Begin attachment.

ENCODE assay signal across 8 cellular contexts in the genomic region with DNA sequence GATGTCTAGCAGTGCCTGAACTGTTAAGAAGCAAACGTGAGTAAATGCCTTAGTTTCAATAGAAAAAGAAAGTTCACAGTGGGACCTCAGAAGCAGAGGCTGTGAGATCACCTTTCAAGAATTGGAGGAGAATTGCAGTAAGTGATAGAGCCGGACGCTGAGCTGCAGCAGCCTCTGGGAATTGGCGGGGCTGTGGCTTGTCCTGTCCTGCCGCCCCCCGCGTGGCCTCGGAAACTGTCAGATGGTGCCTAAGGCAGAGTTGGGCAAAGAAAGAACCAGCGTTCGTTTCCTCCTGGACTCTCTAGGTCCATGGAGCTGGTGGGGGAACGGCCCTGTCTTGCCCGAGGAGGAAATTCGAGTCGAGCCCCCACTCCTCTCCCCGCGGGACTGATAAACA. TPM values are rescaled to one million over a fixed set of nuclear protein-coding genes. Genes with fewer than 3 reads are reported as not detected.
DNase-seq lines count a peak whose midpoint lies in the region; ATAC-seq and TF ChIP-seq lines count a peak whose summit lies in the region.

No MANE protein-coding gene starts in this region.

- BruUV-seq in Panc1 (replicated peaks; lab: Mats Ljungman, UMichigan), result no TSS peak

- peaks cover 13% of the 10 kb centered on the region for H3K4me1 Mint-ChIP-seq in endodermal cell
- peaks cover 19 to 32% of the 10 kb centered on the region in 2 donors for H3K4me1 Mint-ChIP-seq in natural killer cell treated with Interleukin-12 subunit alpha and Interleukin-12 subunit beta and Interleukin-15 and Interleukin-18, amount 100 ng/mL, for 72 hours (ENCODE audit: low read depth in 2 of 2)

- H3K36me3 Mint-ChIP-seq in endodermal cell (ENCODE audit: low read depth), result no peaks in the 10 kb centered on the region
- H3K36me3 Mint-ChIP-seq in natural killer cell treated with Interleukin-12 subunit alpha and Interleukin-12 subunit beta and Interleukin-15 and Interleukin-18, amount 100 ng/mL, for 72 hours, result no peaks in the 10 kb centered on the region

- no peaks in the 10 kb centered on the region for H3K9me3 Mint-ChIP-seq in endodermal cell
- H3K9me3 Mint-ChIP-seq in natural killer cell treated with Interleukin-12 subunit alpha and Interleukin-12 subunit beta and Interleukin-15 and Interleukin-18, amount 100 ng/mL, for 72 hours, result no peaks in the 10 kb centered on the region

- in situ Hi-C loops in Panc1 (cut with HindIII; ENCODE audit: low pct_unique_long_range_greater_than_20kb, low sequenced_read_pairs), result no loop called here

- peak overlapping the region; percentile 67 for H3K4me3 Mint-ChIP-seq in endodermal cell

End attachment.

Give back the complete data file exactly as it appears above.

ENCODE assay signal across 8 cellular contexts in the genomic region with DNA sequence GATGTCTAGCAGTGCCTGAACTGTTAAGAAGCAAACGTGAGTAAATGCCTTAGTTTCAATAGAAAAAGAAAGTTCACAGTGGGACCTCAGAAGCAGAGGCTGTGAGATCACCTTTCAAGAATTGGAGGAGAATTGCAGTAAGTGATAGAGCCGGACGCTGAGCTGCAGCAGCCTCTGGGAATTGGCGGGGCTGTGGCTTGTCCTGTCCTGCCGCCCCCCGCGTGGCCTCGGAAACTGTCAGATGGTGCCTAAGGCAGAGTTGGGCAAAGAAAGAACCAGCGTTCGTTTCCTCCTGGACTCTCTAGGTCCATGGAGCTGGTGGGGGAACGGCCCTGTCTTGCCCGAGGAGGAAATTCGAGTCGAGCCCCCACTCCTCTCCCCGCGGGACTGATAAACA. TPM values are rescaled to one million over a fixed set of nuclear protein-coding genes. Genes with fewer than 3 reads are reported as not detected.
DNase-seq lines count a peak whose midpoint lies in the region; ATAC-seq and TF ChIP-seq lines count a peak whose summit lies in the region.

No MANE protein-coding gene starts in this region.

- BruUV-seq in Panc1 (replicated peaks; lab: Mats Ljungman, UMichigan), result no TSS peak

- peaks cover 13% of the 10 kb centered on the region for H3K4me1 Mint-ChIP-seq in endodermal cell
- peaks cover 19 to 32% of the 10 kb centered on the region in 2 donors for H3K4me1 Mint-ChIP-seq in natural killer cell treated with Interleukin-12 subunit alpha and Interleukin-12 subunit beta and Interleukin-15 and Interleukin-18, amount 100 ng/mL, for 72 hours (ENCODE audit: low read depth in 2 of 2)

- H3K36me3 Mint-ChIP-seq in endodermal cell (ENCODE audit: low read depth), result no peaks in the 10 kb centered on the region
- H3K36me3 Mint-ChIP-seq in natural killer cell treated with Interleukin-12 subunit alpha and Interleukin-12 subunit beta and Interleukin-15 and Interleukin-18, amount 100 ng/mL, for 72 hours, result no peaks in the 10 kb centered on the region

- no peaks in the 10 kb centered on the region for H3K9me3 Mint-ChIP-seq in endodermal cell
- H3K9me3 Mint-ChIP-seq in natural killer cell treated with Interleukin-12 subunit alpha and Interleukin-12 subunit beta and Interleukin-15 and Interleukin-18, amount 100 ng/mL, for 72 hours, result no peaks in the 10 kb centered on the region

- in situ Hi-C loops in Panc1 (cut with HindIII; ENCODE audit: low pct_unique_long_range_greater_than_20kb, low sequenced_read_pairs), result no loop called here

- peak overlapping the region; percentile 67 for H3K4me3 Mint-ChIP-seq in endodermal cell